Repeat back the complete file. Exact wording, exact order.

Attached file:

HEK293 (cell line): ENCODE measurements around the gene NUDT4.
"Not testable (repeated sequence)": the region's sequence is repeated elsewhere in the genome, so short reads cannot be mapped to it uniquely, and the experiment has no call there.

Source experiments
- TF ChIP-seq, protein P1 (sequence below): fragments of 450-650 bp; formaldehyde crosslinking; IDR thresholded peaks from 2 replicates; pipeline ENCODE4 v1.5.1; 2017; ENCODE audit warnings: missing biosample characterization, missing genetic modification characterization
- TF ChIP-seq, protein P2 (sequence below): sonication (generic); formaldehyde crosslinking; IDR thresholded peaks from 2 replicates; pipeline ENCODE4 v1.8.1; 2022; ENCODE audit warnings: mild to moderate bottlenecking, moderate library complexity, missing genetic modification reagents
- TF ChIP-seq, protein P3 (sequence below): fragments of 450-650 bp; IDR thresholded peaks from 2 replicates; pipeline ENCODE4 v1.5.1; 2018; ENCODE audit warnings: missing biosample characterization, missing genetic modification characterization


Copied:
HEK293 (cell line): ENCODE measurements around the gene NUDT4.
"Not testable (repeated sequence)": the region's sequence is repeated elsewhere in the genome, so short reads cannot be mapped to it uniquely, and the experiment has no call there.

Source experiments
- TF ChIP-seq, protein P1 (sequence below): fragments of 450-650 bp; formaldehyde crosslinking; IDR thresholded peaks from 2 replicates; pipeline ENCODE4 v1.5.1; 2017; ENCODE audit warnings: missing biosample characterization, missing genetic modification characterization
- TF ChIP-seq, protein P2 (sequence below): sonication (generic); formaldehyde crosslinking; IDR thresholded peaks from 2 replicates; pipeline ENCODE4 v1.8.1; 2022; ENCODE audit warnings: mild to moderate bottlenecking, moderate library complexity, missing genetic modification reagents
- TF ChIP-seq, protein P3 (sequence below): fragments of 450-650 bp; IDR thresholded peaks from 2 replicates; pipeline ENCODE4 v1.5.1; 2018; ENCODE audit warnings: missing biosample characterization, missing genetic modification characterization